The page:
07 March, 2008

Playing to tie

This fits with what I've seen elsewhere, as well as Freedman's recent analysis on Stratfor. I get it from the Security Framework Project. I wish people in authority would admit it, and let the public in on the secret:

I think we need to refocus our priorities on al-Qaeda, and al-Qaeda is strongest in Afghanistan, and the border of Pakistan. We need to make sure we're doing what's necessary to go after the person and the organization that killed 3,000 innocent Americans back on 9-11 of 2001. But I've talked to senior members of the Bush administration who have told me, off the record, that we're playing for a tie in Afghanistan, which is not acceptable in my view.

- Rep. Patrick Murphy, the only Iraq War veteran in Congress

Actually, I can see playing for a tie if you expect the opposition to fall apart on its own, but that doesn't seem to be the case this time.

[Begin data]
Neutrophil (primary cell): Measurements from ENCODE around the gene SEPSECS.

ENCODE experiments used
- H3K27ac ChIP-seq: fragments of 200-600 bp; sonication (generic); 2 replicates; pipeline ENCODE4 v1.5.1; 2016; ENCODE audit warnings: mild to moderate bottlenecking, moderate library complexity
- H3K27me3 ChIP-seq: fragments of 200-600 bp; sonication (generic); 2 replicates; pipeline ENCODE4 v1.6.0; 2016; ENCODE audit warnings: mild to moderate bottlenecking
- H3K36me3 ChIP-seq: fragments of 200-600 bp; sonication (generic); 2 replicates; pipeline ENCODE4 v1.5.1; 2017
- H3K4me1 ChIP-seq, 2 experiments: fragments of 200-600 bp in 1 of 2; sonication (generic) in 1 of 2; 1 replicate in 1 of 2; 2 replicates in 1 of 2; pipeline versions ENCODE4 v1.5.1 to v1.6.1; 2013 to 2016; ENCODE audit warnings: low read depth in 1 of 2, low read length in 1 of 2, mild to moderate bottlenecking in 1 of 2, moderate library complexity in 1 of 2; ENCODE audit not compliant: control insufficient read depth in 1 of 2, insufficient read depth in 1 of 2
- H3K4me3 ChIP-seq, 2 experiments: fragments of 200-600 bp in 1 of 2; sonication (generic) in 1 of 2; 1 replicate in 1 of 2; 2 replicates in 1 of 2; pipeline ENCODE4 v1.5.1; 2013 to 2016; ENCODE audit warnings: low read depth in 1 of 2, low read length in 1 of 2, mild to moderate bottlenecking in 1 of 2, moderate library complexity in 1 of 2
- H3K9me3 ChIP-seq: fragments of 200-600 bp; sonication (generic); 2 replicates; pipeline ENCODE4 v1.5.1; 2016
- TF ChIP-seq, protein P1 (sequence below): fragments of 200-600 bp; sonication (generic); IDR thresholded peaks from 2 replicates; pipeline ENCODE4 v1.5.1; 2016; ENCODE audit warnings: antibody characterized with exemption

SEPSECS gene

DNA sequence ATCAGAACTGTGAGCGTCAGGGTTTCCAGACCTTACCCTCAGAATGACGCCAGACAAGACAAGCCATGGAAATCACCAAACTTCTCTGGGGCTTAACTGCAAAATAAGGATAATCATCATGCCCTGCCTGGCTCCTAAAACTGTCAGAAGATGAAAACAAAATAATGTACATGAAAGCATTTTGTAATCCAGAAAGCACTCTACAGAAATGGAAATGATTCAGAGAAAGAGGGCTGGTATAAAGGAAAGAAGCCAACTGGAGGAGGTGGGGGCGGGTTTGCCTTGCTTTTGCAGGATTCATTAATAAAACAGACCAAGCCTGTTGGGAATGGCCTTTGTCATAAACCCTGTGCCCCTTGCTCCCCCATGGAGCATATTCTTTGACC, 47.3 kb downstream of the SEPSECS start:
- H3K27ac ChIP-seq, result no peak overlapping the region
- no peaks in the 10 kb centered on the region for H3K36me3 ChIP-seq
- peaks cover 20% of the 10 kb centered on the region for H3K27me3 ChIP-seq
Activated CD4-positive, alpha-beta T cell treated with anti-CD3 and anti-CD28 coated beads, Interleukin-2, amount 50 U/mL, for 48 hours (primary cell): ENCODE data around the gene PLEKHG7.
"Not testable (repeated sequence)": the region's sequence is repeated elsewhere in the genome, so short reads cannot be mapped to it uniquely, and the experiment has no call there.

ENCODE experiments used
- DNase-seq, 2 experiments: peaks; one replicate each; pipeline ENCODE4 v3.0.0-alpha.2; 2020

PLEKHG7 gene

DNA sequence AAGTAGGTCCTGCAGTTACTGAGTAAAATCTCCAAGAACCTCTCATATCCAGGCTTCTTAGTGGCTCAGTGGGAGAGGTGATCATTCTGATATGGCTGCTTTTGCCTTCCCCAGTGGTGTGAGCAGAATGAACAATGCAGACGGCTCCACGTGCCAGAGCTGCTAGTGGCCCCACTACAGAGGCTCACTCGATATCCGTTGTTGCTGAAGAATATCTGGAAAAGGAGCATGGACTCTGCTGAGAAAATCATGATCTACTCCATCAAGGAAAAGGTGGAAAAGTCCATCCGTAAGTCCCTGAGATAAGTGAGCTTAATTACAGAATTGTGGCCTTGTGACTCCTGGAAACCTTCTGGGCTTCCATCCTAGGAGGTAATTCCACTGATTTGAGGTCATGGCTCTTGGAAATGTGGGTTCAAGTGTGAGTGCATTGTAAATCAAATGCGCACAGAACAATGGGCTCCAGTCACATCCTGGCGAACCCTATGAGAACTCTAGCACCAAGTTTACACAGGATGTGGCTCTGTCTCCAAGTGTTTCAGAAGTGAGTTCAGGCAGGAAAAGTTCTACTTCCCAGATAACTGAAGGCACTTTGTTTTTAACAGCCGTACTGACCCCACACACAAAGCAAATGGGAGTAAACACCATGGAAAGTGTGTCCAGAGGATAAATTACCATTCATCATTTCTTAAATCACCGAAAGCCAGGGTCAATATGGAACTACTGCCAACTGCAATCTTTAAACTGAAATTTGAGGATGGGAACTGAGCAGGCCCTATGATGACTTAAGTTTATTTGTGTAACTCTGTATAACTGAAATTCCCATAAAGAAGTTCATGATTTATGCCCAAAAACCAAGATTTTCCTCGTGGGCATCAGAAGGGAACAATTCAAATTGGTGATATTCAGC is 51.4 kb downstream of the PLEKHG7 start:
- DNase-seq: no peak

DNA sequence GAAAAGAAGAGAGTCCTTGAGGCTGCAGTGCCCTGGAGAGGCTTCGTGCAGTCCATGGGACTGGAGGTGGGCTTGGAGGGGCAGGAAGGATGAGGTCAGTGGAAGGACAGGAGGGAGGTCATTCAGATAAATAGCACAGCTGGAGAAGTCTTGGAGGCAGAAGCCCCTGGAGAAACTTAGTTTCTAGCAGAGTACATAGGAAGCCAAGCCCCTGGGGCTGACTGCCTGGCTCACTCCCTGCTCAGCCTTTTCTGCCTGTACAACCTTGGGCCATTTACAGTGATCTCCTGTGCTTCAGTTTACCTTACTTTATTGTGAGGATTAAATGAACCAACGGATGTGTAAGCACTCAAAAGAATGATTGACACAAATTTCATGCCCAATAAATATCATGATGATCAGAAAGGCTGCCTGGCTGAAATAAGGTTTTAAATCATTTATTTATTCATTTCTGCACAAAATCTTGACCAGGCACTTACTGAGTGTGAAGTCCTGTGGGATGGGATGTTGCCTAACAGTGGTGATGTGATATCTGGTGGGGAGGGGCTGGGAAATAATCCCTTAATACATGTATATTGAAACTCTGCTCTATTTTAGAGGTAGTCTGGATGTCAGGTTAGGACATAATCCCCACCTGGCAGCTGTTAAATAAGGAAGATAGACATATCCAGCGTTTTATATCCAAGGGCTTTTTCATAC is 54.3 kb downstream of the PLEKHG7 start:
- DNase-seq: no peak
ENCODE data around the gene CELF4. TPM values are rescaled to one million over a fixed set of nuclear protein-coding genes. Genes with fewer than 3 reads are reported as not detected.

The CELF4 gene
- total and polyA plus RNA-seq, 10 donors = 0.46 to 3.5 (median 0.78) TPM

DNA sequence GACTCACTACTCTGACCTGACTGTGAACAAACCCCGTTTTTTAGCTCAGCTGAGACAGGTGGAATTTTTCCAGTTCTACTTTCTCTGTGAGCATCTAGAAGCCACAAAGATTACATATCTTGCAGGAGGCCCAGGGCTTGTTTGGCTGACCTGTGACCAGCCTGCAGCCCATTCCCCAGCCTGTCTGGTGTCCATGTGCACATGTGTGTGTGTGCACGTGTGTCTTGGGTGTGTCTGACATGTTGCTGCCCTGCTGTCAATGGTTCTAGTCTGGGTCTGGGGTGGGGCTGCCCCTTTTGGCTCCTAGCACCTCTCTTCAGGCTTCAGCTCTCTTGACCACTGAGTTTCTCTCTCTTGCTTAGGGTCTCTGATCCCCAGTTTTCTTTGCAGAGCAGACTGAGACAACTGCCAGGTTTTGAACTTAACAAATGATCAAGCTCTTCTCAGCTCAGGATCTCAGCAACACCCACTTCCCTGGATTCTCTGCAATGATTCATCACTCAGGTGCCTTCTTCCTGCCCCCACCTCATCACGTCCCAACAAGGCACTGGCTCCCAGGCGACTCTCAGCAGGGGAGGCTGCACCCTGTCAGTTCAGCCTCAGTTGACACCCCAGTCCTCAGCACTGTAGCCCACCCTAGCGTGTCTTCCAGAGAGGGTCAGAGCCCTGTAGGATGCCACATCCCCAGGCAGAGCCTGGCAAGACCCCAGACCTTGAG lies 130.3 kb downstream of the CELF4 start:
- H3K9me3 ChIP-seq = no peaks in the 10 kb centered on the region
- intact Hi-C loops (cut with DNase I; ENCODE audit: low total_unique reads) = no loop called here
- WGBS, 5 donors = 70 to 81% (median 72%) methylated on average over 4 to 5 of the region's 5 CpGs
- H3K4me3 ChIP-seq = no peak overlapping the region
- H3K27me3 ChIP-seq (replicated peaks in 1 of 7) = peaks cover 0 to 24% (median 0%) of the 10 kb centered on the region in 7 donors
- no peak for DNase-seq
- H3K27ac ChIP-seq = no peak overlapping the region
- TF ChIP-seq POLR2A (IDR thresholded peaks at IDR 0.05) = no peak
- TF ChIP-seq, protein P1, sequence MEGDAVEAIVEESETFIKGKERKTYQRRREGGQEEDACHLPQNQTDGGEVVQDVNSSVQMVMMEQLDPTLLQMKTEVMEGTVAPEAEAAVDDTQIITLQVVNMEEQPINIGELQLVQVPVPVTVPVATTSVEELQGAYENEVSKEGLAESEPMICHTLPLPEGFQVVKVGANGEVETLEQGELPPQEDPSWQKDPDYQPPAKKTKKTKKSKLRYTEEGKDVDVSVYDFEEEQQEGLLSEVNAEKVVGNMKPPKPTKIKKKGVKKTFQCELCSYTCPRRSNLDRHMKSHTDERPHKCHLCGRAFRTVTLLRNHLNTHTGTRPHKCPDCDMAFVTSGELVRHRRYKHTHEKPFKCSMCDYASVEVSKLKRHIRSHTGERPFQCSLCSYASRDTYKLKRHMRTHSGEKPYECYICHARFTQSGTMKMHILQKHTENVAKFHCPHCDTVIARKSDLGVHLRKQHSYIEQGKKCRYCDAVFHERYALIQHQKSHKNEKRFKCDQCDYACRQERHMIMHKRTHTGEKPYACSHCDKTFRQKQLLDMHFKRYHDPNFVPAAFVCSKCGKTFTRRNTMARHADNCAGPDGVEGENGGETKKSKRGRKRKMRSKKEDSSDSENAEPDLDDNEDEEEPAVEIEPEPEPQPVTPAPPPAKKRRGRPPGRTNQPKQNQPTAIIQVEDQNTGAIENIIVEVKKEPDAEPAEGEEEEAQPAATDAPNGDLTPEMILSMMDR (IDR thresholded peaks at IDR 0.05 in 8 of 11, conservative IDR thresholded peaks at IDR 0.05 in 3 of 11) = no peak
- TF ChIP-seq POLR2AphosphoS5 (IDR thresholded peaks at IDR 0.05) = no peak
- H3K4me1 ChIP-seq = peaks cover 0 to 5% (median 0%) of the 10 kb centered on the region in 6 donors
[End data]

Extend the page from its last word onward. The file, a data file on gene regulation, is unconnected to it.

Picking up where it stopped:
More generally, much of what's wrong is we still don't identify the enemy, or our allies. While alliances are always imperfect, Pakistan barely even qualifies as an ally. Pakistan is not and never was a complete ally, because Pakistan is not and never was a complete country. At best, some elements in Pakistan have worked with the US (of elements thereof) on limited issues of mutual gain, or as a result of personal payoffs.

So long as there are safe havens for the enemy in Pakistan, as I suspect there will be for a long time to come, the US can't have a traditional military or political victory in Afghanistan.

Afghanistan has its own identity problems. The center of gravity in Afghanistan has never been the cities, and the sense of national identity has always been very weak. You can't defend someone who isn't really there.

So what's to do? We can (and sometimes do) play people against one another. We can (and sometimes do) develop good intelligence and act on it. We can (and sometimes do) maintain a dirty, invisible "war". We can declare a local "victory" and shift our military resources elsewhere.

Maybe I'm just tired today.

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